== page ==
A few days ago on the DART, I overheard an extremely troubling conversation: “My nan’s a knacker because she’s from Ballybrack,” one screeched in delight, her friends enthralled. “People call me posh because my mum’s from Glasthule and they call me a knac

A boy beside her exclaimed, before the entire group erupted in laughter. These were kids from a very privileged primary school in South Dublin quite near my own secondary school; kids that I’d say were no more than eight years of age. Children do not simply create their own class prejudices independently. I fear that their highly derogatory comments are a misunderstood product of words which they have absorbed from their older siblings, cousins and possibly, parents.

As Ireland does not have the same extent of racial tension as in the United States, or religious tension as in France, it is understood that a lot of social tension in our society stems from class antagonism. As someone who attended school in South Dublin but who lives in an area not traditionally associated with the middle class, I have always been very aware of this. I have witnessed the rudeness of working class strangers who perceive me as a “poshie” and yet my hometown serves constantly as the butt of jokes from my middle class friends.

Shockingly, a friend of mine from the North side of Dublin once got beaten up for being from the perceived ‘wrong’ side of the Liffey by an overly violent group of adamant ‘Southsiders’ with whom he had absolutely no previous contact. Similarly, standing outside a night club in Temple Bar one night, an aggressive man from the North side of Dublin began to threaten me for being ‘too stuck up’ to have any interest in him. Regardless of what Dubliners will claim, violence frequently erupts at the hands of those both North and South of our capital city for no reason other than the intense preconceptions we carry of those in a different socio-economic background from our own.

Paul Howard’s fictional Ross O’Carroll Kelly series, a parody of middle-class Dublin society which was worryingly accurate, soon became, in my opinion, a catalyst to strengthen Dublin’s class tension during the economic boom. Southside teenagers began to exaggerate their accents and take on the beliefs of this rugby-playing protagonist who refused to drink anywhere but Kielys and lamented sitting next to ‘skangers’ on public transport. Some would have no problem being rude to those who lived outside of D4 on that basis alone. He of course eliminated pockets of North side ‘unacceptability’ for the wealthy neighbourhoods of Howth, Castleknock, Malahide, ‘Clontorf’ and ‘Portmornock’.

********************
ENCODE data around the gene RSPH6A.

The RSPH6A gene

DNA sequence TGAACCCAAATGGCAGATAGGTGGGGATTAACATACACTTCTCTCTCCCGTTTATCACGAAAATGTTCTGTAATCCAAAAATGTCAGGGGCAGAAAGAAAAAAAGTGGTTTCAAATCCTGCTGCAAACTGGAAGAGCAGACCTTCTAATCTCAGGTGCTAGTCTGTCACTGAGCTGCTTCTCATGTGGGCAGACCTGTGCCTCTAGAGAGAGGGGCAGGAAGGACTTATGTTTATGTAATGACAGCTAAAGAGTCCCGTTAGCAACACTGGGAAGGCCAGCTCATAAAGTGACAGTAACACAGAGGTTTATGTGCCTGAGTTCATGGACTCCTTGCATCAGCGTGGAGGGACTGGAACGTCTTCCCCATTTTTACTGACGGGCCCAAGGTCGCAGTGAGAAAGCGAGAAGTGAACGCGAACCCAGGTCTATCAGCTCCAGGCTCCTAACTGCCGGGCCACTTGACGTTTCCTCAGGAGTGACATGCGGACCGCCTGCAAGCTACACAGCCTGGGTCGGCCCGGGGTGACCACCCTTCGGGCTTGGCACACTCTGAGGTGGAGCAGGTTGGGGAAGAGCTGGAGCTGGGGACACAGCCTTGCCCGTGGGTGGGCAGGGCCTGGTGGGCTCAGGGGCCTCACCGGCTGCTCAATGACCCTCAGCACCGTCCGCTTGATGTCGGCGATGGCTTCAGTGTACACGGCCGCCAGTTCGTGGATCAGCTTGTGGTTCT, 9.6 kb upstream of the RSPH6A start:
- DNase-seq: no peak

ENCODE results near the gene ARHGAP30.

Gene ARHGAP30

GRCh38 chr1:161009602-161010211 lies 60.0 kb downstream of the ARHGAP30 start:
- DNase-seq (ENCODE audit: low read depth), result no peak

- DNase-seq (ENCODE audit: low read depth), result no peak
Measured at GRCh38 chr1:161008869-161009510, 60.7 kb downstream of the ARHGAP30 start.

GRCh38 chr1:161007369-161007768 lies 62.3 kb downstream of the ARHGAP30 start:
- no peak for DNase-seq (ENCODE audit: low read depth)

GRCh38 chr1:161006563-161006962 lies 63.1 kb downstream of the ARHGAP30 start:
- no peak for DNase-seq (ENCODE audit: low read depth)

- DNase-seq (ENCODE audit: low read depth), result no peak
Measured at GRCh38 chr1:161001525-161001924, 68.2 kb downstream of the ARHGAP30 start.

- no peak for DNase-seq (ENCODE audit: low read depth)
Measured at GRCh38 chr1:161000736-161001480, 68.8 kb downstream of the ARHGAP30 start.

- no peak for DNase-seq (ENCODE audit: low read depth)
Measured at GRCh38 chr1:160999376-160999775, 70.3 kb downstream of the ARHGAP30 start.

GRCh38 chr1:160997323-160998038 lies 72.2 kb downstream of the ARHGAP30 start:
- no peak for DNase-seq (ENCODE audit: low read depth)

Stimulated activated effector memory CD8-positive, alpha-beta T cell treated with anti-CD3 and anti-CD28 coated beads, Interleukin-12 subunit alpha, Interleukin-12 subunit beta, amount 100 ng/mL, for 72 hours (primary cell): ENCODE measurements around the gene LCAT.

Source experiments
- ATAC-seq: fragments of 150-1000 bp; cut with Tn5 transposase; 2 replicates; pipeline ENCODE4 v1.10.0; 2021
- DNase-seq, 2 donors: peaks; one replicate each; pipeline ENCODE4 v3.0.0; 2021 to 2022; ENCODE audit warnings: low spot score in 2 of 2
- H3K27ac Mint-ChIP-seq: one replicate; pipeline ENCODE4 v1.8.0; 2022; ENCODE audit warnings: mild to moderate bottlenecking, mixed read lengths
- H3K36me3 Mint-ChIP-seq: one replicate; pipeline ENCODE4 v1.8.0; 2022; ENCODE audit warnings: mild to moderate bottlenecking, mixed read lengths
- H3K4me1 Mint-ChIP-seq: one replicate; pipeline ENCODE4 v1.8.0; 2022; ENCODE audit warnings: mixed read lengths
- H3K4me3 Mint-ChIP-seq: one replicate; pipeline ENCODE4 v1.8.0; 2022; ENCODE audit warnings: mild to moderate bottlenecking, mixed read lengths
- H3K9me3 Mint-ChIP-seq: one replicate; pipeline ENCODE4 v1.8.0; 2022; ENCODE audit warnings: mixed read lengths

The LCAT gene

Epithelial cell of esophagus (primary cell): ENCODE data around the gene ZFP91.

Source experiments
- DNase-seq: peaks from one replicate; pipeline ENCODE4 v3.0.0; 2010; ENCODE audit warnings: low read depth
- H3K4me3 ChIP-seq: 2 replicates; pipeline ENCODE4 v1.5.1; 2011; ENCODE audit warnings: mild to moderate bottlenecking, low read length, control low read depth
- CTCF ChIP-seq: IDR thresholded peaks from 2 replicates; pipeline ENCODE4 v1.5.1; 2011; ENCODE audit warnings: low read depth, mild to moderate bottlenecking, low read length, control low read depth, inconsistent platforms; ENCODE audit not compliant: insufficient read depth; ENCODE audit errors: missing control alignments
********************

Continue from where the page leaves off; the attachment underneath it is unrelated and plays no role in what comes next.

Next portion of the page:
Three years ago, Irish Independent columnist Kevin Myers was confronted by North side politicians for his claim that the traditionally working class culture of the North side could be regarded as 'self-regarding defeatism, pathological unpunctuality, addiction to alcohol and disdain for academic achievement'.’ It is clear from his very public commentary that class antagonism is an issue which is completely entwined in Dublin society.

Perhaps instead of criticising why those from the North of Dublin are not usually as affluent as those from the South, practical measures should be taken to give youths the qualifications they need to avoid a tough life of low paid jobs and crossing paths with violence? And surely South siders can find something better to do than to pick on those in society who are often forced by their socio-economic status to constantly struggle. Golf in Portmarnock maybe? In reality we’re not all that different.